If you rear end someone — whether because you were distracted, they stopped suddenly, or any other reason — you need to know what happens next. Read on to learn all about what should you do if you rear-end someone while driving, both immediately at the scene and during the accident follow-up period. We even tell what to do if there’s no (apparent) damage.
You Rear Ended Someone: Now What?
What Should You Do Following the Accident?
In any accident, your first step should always be to see if anyone is injured, including yourself and any passengers in your vehicle, and get immediate medical attention, if needed. After that, you should move your vehicle out of traffic, if possible. In some states, it’s illegal to leave your car blocking traffic after an accident.
Depending on the severity and circumstances surrounding the accident, you or the other driver should contact the police. It is important not to leave the scene of the accident unless cleared by a police officer. Should you and the other driver choose to exchange information without involving the police, you are taking a risk; the other driver may make false claims against you, or in some states, you may face legal consequences for leaving the scene of an accident.
If the police are not called to the scene or decline to respond (which can happen in some cases where the accident is minor with no injuries), it’s best to file a police report yourself at the nearest police station. This will get your version of the events officially on record.
While still at the scene of the accident, you’ll need to exchange information with the other driver, including your name and address, insurance information, and a way to contact you. You should also gather evidence for your own records by taking photos of the vehicles involved in the accident and the surrounding areas, including any conditions that may have contributed to the collision.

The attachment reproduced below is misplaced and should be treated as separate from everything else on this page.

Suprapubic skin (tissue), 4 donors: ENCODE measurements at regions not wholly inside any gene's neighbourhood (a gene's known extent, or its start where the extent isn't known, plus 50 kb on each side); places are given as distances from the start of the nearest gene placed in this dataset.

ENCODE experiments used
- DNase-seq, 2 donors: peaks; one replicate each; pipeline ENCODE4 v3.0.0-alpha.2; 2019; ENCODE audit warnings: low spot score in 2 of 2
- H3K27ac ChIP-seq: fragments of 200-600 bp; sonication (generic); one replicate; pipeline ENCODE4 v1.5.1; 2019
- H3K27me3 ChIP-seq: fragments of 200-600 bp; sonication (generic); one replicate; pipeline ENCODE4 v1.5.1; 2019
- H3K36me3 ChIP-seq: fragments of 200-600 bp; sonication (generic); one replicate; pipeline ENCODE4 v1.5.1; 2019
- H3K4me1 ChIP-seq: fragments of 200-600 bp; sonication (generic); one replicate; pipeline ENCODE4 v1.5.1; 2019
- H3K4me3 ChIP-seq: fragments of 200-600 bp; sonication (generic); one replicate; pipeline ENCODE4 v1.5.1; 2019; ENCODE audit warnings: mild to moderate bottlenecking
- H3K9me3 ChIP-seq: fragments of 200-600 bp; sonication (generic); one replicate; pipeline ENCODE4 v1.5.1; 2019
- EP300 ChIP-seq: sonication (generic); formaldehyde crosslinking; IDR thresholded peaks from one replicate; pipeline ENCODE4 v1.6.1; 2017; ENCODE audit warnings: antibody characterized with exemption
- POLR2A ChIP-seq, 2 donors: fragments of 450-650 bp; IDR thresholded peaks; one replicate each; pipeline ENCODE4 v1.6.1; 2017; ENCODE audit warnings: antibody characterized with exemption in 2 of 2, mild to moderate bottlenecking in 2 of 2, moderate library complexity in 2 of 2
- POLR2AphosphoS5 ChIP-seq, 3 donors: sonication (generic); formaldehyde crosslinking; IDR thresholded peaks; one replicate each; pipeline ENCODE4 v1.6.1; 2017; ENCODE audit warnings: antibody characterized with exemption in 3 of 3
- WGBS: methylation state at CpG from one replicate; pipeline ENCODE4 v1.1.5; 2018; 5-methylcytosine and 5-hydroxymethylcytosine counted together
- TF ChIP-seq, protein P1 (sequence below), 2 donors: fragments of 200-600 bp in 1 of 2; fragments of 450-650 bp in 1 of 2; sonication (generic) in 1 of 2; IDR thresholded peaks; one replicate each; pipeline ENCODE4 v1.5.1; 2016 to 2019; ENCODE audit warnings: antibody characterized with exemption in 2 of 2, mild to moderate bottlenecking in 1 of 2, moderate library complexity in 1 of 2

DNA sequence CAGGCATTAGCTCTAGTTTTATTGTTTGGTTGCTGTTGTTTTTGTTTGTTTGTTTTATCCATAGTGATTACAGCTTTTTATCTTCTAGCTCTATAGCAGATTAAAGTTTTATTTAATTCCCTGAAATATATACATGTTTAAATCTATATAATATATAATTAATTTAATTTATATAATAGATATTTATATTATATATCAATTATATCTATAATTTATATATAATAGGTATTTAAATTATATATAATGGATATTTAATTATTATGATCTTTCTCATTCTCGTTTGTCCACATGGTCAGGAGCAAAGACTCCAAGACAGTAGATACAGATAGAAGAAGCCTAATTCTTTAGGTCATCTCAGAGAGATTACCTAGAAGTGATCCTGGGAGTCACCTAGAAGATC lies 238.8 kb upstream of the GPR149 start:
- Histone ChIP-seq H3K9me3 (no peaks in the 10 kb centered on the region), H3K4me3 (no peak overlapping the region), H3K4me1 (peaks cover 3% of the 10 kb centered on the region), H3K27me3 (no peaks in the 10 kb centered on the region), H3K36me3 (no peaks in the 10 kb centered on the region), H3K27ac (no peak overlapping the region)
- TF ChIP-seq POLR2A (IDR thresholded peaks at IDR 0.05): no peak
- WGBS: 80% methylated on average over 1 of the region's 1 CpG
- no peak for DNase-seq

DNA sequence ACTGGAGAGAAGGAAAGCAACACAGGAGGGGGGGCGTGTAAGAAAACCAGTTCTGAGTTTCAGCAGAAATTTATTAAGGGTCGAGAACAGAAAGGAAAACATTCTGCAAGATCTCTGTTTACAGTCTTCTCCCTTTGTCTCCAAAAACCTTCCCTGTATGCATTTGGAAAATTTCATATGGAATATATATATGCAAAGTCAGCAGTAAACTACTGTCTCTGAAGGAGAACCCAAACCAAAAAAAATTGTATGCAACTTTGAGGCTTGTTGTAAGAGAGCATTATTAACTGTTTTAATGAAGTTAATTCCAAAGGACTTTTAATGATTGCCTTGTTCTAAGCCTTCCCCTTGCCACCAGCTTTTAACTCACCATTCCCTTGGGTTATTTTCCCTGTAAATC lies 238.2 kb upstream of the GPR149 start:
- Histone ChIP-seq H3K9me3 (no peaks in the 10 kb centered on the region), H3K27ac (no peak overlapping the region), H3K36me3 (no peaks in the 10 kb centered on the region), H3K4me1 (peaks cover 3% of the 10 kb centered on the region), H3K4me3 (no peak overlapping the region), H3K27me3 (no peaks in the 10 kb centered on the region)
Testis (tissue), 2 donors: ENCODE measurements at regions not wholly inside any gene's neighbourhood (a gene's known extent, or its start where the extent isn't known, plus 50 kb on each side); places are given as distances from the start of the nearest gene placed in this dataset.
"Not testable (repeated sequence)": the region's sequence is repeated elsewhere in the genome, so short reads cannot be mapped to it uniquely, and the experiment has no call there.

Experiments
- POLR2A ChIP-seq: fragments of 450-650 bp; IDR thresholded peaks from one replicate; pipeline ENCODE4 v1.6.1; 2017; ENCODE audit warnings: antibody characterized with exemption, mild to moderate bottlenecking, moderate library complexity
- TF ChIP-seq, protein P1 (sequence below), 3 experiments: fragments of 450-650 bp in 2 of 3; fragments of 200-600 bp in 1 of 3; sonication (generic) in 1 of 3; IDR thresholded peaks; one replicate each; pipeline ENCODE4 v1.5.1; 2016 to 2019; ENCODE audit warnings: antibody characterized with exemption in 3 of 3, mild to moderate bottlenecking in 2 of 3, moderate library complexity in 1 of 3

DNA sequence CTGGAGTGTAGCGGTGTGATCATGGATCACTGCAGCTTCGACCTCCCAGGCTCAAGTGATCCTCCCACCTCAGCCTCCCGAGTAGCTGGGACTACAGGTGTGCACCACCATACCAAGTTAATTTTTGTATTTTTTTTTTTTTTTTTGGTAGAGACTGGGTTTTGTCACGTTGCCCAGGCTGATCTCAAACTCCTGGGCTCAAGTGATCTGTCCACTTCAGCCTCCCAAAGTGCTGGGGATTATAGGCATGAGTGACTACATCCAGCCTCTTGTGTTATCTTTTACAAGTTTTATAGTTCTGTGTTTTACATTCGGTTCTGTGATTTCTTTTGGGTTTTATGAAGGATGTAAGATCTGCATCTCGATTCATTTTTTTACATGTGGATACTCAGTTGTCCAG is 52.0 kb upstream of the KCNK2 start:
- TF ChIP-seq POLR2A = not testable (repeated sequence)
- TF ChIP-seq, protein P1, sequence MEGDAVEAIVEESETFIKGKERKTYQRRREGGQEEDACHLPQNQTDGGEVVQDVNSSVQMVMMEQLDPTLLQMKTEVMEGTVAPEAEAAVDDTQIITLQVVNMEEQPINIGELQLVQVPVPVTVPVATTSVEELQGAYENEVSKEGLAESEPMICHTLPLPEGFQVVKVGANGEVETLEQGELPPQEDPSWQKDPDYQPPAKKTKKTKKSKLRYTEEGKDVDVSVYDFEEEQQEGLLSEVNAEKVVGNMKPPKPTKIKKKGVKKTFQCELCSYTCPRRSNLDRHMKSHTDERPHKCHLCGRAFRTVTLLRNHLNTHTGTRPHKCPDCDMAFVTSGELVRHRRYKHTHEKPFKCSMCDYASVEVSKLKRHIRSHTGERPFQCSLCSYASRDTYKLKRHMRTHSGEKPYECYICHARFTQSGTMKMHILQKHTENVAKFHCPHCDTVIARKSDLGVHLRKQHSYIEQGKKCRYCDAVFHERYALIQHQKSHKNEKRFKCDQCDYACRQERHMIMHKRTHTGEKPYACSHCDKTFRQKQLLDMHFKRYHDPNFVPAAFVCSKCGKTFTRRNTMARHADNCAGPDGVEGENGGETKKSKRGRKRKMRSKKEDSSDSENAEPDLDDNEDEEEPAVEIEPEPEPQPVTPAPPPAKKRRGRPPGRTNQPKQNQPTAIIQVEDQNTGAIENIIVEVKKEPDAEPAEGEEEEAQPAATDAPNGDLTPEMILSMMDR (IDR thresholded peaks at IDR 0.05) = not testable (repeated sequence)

Finally, you may want to talk to any bystanders who might have witnessed the accident, especially if there are questions about who’s liable. Ask if they saw what happened and if anyone would be willing to give a statement — request contact information from anyone who agrees. Once you’ve exchanged information and finished documenting the accident, you may need to have your vehicle towed, depending on how much damage has been done.
Above all, try to control any anger or panic you may be feeling. You’ll likely feel bad about rear-ending the other person, who will also be emotional due to the accident. It can be very upsetting if the person you rear-ended reacts angrily, but getting into an argument with the other driver will complicate the situation — particularly if the police are involved. Attempt to stay calm, and do not expressly admit fault for the accident if you don’t believe you’re entirely liable.